Team:CCA San Diego/Medal Criteria

Medal Criteria


  1. Register and Attend: We’re all set to travel to Boston and hope to enjoy the Giant Jamboree!

  2. Competition Deliverables:
    • Team Wiki: Our wiki is complete, with the standard pages under the iGEM logo fulfilling all the requirements posted and submitted before the Oct. 21st deadline
    • Team Poster: We look forward to presenting our poster at the Giant Jamboree, it was a pleasure designing and crafting the story behind our project through this poster.
    • Team Presentation: We look forward to presenting on the subject of PAH degradation (through innovations in synthetic biology) while synthesizing biohydrogen as a byproduct.
    • Judging Form: We’ve completed a judging form that can be found in the header of our website

  3. Project Attributions: Check out our Attributions page under the team tab! We’ve thanked our collaborators, advisors, teachers, and associates for the achievements we’ve had during this year’s competition.

  4. Project Inspiration and Description: Check out our Description page under the Project tab in the header! We’ve provided a brief history of oil spills, the description and issues associated with the oil spill that inspired our team's project (the 2016 San Diego River Oil Spill), and given a concise but detailed summary of our project's aims.

  5. Registry Part Pages: Our team experimentally confirmed that part BBa_K2566006 worked as it degraded chrysene to acetyl-CoA. The part was successfully implemented into E. coli and allowed clones to metabolize chrysene as a carbon source. By doing this, we added quantitative experimental characterization data to an existing Part from the Registry of Standard Biological Parts. Please check out this link for more information on the part.


  1. Validated Parts: Our team experimentally confirmed that our newly designed part, BBa_K3270002, works. By doing this, we confirmed that at least one new BioBrick Part of our own design that is related to our project works as expected. Our clones were able to successfully produce higher amounts of hydrogen than controls. Please check out this link for more information on the part, as well as check out our Parts Overview page for other information.

  2. Collaboration: We collaborated with 4 different teams, the details of which can be found under our collaboration tab. With each collaboration, we sought to find ways to connect our project ideas, and to find parallels between how we could improve our projects to connect them to the community and to human practices. Overall, we organized a meetup with two other iGEM teams where we mentored each other and troubleshooted parts of each others' projects, and translated synthetic biology curriculum to be used by both our team and two other teams. More information can be found on our Collaborations page (under Team tab).

  3. Human Practices: We made sure our project made a significant impact on the community as a whole, with activities ranging from hosting a week-long iGEM Summer Camp to beach cleanups. We introduced the idea of synthetic biology and biotechnology to various middle and elementary school students, and collected over 20 pounds of trash at a beach cleanup. We used our project as a catalyst for increasing awareness of the nuances of biological research, and we made sure we talked to experts in the field to ensure our project was viable and potentially implementable, including scientists with direct experience of working on the Gulf of Mexico Oil Spill. We also interviewed people living and frequently visiting the ocean and the beach (our target communities) to learn more about public perceptions of our projects, and hopefully be able to address some of these concerns and improve the design and/or implementation of our project. More information can be found on the Education and Engagement page.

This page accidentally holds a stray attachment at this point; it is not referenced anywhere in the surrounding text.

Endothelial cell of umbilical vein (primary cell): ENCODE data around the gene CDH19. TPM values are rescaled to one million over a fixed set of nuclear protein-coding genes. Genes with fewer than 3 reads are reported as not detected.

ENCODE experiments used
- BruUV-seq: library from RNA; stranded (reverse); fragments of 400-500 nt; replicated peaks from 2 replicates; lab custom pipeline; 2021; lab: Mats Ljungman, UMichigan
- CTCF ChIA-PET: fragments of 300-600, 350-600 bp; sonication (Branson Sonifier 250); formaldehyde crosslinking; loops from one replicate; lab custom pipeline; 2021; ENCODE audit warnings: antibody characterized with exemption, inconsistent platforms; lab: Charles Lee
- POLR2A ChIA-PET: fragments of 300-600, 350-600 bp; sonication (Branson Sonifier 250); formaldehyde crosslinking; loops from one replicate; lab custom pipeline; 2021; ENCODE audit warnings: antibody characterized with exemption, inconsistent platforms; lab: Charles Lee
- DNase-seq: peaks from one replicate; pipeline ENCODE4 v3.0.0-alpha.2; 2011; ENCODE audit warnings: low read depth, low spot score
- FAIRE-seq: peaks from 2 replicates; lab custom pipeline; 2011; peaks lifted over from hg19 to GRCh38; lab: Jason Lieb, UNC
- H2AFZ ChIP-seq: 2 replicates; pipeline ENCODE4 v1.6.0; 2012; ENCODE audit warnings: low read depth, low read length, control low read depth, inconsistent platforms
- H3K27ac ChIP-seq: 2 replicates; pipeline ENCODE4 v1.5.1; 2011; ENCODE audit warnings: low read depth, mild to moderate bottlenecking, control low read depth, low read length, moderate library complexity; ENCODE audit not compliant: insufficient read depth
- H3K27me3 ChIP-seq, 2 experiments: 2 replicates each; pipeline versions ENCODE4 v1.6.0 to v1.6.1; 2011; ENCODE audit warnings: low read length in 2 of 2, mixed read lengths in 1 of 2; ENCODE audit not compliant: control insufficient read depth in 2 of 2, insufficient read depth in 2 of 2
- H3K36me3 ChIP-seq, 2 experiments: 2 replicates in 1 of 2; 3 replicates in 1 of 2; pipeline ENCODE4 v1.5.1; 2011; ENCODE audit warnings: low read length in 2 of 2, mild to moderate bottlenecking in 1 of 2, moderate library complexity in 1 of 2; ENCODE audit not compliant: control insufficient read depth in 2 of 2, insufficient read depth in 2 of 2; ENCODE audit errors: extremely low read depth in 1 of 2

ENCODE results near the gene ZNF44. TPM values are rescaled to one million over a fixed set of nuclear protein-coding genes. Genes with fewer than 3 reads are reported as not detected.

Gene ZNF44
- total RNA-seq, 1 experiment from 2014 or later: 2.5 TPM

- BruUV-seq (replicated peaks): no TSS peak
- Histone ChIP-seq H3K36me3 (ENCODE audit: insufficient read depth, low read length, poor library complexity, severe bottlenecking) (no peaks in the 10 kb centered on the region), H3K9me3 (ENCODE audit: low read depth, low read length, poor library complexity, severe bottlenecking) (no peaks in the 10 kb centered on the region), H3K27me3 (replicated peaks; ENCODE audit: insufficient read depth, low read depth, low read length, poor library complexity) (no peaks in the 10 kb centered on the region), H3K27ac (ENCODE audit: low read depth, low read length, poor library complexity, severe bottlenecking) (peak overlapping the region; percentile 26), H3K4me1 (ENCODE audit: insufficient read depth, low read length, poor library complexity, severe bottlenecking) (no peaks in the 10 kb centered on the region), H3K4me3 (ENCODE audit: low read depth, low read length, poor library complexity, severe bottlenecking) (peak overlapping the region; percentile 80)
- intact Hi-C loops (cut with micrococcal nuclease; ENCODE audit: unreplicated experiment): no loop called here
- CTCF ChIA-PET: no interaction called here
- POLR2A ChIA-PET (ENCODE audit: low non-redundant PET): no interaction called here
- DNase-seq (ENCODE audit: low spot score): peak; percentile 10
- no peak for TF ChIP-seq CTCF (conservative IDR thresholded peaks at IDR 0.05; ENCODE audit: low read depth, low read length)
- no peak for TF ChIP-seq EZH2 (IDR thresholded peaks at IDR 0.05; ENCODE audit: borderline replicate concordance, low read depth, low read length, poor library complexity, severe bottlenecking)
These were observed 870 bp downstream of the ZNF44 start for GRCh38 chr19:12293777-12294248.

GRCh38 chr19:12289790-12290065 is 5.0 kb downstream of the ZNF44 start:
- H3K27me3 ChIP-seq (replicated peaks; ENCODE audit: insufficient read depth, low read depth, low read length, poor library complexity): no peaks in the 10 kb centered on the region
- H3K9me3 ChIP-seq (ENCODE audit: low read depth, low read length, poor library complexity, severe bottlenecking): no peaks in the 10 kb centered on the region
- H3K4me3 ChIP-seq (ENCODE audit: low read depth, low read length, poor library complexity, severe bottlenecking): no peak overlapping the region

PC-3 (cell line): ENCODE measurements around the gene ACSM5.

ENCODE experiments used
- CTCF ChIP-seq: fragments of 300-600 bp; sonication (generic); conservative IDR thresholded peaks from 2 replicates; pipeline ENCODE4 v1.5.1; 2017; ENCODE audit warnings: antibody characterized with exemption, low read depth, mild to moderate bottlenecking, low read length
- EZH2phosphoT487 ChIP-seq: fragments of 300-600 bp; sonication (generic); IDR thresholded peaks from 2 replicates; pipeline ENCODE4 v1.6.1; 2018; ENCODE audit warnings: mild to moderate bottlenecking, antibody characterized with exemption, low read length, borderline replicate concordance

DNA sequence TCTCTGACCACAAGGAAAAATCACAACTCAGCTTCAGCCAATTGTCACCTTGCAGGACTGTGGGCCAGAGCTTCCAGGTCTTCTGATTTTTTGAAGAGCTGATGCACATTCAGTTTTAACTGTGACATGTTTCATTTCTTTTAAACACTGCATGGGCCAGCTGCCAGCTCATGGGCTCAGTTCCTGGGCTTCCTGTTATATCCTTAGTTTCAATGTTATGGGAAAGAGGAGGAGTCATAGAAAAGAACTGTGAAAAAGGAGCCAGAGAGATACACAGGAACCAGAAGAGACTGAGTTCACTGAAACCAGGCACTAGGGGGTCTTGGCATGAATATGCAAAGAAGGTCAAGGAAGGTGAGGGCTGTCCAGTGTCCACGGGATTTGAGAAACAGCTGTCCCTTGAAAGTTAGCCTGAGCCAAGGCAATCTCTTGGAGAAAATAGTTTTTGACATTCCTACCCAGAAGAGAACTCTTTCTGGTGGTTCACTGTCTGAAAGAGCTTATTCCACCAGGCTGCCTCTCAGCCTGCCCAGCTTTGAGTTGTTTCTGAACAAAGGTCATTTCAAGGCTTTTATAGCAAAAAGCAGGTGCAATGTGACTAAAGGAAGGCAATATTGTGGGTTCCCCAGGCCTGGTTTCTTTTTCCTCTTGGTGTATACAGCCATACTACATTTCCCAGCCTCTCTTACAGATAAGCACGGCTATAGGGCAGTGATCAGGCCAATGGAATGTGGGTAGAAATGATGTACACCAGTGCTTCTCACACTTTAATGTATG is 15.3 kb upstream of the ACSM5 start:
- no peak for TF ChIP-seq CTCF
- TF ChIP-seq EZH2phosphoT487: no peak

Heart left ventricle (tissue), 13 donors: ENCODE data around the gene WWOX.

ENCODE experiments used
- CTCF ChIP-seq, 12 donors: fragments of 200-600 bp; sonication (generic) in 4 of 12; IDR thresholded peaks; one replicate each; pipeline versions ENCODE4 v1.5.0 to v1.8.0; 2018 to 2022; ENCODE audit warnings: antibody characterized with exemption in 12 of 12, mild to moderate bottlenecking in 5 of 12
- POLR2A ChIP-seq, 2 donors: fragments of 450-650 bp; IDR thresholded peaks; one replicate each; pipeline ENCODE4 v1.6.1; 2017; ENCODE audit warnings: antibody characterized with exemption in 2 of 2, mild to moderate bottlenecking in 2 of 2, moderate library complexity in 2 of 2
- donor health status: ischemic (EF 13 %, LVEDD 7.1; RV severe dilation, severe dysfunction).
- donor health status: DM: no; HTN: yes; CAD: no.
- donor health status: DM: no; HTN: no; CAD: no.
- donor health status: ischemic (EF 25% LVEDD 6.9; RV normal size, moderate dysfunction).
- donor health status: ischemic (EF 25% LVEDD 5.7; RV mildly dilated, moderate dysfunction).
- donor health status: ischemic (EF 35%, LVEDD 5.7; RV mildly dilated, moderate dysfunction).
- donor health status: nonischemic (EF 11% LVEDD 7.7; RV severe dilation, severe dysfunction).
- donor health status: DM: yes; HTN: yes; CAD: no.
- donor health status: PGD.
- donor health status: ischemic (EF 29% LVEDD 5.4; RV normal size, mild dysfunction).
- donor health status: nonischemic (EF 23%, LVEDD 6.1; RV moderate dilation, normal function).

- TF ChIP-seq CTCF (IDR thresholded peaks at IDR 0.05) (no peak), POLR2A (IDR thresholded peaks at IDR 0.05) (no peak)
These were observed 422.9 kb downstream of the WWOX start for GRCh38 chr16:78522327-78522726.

1. Integrated Human Practices: Taking the advice of the scientists we talked to, we used their techniques and guidance to improve our testing procedures. Specifically, we talked to 5 scientists at GoMRI (Gulf of Mexico Research Initiative), and integrated their advice into our project. First, as a suggestion from one of the scientists, we designed a bioreactor to stimulate a controlled environment for E. Coli to degrade PAHs and synthesize biohydrogen. This also helped improve the design of our project, and helped clear one of the concerns the public raised: the potential side-effects of our project. Another integration was the use of modeling to investigate the effectiveness and accuracy of our degradation pathways, thus allowing us to improve both the design and implementation of our project. More details can be found under the Human Practices page.

  2. Improving the function of a BioBrick: We did not participate to be evaluated for this criteria.

  3. Modeling: We did an intensive modeling of the degradation pathways and mechanisms behind our project’s degradation of fluorene, naphthalene, phenanthrene, and chrysene using MATLAB and its Simbiology Extension. We modeled our degradation pathways and simulated these to produce graphs of resulting product quantities. The models can be found under our Modeling page.

  4. Demonstration: We did not participate to be evaluated for this criteria.